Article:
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MBA Newslink: Combatting Fraud in the Mortgage Process

MBA NewsLink recently posed questions to Brent Chandler, founder and CEO of FormFree Holdings Corp., a privately held technology provider that specializes in helping financial institutions determine the ability of their customers to pay back loans.

Chandler has more than 20 years of experience in the financial services and technology industries. He helped create the CheckFree online trading platform and led the development of the CashEdge wealth management platform (both now part of Fiserv). He has also held senior level positions at Merrill Lynch and Fidelity.

MBA NEWSLINK: Fraud in the mortgage process doesn’t appear to be going away. What are some of the trends you are seeing?
BRENT CHANDLER: Fraud continues to persist throughout the loan qualification process. Falsifying employment, identity, income, assets and deposits and undisclosed debt are some of the most common forms of fraud in the application process. Scammers take advantage of borrowers and lenders by misstating, misrepresenting, or omitting essential information in a real estate transaction.

Unscrupulous investors, unethical real estate agents and other fraudulent loan participants are constantly trying to beat the system. They use mule accounts, they make large deposits to temporarily inflate the amount of assets in an account, they falsify account statements to reflect different numbers than actually exist and they hide debts to skew debt-to-income ratios. These and other tactics account for billions in annual losses to the mortgage industry.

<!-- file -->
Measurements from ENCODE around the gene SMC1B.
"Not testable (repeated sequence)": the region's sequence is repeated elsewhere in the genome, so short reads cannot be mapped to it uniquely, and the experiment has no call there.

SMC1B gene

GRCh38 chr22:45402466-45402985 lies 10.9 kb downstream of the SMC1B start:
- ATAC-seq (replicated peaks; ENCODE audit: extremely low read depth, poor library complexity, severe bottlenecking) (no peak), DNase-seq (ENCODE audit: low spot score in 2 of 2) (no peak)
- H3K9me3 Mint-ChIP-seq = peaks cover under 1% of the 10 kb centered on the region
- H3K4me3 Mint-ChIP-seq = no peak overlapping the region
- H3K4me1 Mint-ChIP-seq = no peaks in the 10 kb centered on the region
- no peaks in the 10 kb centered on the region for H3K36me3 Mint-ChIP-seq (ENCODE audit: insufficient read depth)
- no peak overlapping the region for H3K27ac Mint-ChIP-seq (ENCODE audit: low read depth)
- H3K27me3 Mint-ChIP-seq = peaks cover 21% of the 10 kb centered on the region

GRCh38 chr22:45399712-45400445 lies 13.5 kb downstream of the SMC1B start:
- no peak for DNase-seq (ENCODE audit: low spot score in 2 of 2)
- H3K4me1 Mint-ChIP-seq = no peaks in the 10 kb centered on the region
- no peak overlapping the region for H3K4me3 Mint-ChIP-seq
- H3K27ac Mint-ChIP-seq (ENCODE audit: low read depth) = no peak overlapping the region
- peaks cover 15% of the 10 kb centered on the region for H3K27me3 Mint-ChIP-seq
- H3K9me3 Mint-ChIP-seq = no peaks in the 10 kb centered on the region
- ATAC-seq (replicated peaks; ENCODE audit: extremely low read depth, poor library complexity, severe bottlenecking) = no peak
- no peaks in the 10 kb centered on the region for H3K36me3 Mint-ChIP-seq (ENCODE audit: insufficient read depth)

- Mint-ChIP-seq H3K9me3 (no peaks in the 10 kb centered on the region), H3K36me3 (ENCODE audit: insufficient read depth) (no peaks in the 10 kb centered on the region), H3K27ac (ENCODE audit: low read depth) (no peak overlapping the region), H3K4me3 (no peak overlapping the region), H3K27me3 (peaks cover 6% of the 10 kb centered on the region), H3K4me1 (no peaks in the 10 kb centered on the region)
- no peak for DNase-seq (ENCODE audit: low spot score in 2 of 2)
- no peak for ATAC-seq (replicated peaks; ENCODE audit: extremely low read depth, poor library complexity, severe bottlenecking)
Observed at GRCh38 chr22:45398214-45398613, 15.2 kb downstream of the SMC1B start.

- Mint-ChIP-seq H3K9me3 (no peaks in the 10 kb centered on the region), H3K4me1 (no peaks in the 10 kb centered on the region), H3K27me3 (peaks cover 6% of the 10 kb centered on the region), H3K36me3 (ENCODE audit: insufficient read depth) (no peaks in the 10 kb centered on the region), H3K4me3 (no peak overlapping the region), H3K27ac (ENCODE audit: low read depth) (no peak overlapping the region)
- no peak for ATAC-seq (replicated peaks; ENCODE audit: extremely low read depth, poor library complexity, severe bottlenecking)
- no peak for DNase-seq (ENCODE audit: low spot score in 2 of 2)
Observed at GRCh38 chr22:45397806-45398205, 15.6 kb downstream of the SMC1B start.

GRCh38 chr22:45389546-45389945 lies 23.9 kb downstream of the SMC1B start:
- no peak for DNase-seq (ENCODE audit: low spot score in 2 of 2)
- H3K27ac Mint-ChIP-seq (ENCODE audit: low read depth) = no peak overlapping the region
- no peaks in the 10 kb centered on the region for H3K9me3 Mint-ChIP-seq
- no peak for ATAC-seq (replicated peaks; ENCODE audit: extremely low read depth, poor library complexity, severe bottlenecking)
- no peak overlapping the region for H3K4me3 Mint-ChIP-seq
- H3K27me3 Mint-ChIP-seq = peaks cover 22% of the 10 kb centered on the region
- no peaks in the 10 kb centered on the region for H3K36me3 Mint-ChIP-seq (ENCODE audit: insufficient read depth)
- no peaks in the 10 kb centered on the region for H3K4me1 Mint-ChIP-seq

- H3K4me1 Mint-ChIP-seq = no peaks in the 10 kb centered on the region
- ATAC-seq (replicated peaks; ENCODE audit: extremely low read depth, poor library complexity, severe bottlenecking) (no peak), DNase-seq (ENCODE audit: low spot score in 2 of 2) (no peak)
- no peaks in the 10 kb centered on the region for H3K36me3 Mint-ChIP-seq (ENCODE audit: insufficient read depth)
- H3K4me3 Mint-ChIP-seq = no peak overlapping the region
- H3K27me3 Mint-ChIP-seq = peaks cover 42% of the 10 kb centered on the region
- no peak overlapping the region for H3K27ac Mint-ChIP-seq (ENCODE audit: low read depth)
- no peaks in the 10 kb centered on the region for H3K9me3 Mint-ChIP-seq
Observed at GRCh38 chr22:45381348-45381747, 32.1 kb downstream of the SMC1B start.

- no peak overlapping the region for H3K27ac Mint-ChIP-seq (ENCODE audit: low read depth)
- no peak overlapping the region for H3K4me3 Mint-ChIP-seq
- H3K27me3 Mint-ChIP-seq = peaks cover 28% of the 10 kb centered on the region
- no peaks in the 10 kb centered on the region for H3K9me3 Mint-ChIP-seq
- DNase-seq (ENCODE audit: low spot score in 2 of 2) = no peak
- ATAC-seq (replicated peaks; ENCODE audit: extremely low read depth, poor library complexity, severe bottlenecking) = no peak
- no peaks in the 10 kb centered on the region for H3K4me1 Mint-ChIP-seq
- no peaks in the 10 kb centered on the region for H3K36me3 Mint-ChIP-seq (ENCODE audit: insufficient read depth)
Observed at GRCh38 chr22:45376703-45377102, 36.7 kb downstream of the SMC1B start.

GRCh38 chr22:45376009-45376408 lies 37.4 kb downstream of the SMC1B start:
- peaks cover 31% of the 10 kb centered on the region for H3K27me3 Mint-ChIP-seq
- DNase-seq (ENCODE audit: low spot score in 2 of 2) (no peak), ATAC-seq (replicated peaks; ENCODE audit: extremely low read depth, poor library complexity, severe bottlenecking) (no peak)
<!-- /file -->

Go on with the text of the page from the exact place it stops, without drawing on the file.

NEWSLINK: How can lenders avoid bank and asset statement fraud?
CHANDLER: The right technology is the key. For example, the problem with paper bank statements is that you don’t know if they were edited using something like Photoshop before it was printed, or if a bank statement was put on a copier with a transaction hidden via a fold or white-out. The first line of defense in combating this type of fraud is to retrieve “verified data.” The information being analyzed needs to come in a digital form, directly from the financial institution with no human interaction. This removes the opportunity for anyone to tamper with account information before you see it.